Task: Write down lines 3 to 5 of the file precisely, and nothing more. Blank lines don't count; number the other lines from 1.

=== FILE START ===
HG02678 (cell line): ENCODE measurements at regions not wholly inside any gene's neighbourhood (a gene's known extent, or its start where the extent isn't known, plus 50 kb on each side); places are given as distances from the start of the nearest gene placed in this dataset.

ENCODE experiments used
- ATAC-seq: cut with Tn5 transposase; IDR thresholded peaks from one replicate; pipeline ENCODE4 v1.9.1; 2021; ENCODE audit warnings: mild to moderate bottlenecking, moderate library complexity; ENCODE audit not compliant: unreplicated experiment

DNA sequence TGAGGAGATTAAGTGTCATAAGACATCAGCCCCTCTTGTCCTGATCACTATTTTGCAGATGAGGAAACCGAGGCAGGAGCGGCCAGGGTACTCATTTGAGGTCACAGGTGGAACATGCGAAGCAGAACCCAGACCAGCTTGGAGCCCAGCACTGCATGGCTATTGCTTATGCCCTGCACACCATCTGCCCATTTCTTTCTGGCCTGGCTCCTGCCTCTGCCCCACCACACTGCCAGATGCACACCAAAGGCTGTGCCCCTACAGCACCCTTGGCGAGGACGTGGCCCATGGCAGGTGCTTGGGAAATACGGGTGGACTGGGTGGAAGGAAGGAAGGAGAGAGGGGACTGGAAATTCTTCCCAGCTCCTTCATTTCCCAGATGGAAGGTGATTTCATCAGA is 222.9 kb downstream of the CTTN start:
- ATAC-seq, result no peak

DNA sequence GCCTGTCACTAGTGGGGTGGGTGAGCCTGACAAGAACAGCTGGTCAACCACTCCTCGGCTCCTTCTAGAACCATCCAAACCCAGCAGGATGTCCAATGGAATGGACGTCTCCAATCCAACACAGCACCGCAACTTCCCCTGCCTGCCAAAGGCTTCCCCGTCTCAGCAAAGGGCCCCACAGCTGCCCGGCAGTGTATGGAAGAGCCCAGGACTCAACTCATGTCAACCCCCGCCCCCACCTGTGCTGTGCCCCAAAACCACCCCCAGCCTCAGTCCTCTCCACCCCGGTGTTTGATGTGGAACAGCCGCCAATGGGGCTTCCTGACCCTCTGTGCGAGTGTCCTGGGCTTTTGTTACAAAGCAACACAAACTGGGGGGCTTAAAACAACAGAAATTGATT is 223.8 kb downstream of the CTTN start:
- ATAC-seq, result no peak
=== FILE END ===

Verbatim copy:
- ATAC-seq: cut with Tn5 transposase; IDR thresholded peaks from one replicate; pipeline ENCODE4 v1.9.1; 2021; ENCODE audit warnings: mild to moderate bottlenecking, moderate library complexity; ENCODE audit not compliant: unreplicated experiment

DNA sequence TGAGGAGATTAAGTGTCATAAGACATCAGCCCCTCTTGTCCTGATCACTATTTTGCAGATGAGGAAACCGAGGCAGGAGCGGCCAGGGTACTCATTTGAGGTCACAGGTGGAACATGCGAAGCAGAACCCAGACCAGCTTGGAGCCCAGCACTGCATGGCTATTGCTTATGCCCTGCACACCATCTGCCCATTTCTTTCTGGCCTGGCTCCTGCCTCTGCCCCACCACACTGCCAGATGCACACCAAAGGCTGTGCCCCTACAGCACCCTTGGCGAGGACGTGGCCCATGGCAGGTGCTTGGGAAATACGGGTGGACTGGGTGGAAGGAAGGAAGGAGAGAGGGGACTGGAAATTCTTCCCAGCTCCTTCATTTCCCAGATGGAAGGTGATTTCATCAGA is 222.9 kb downstream of the CTTN start:
- ATAC-seq, result no peak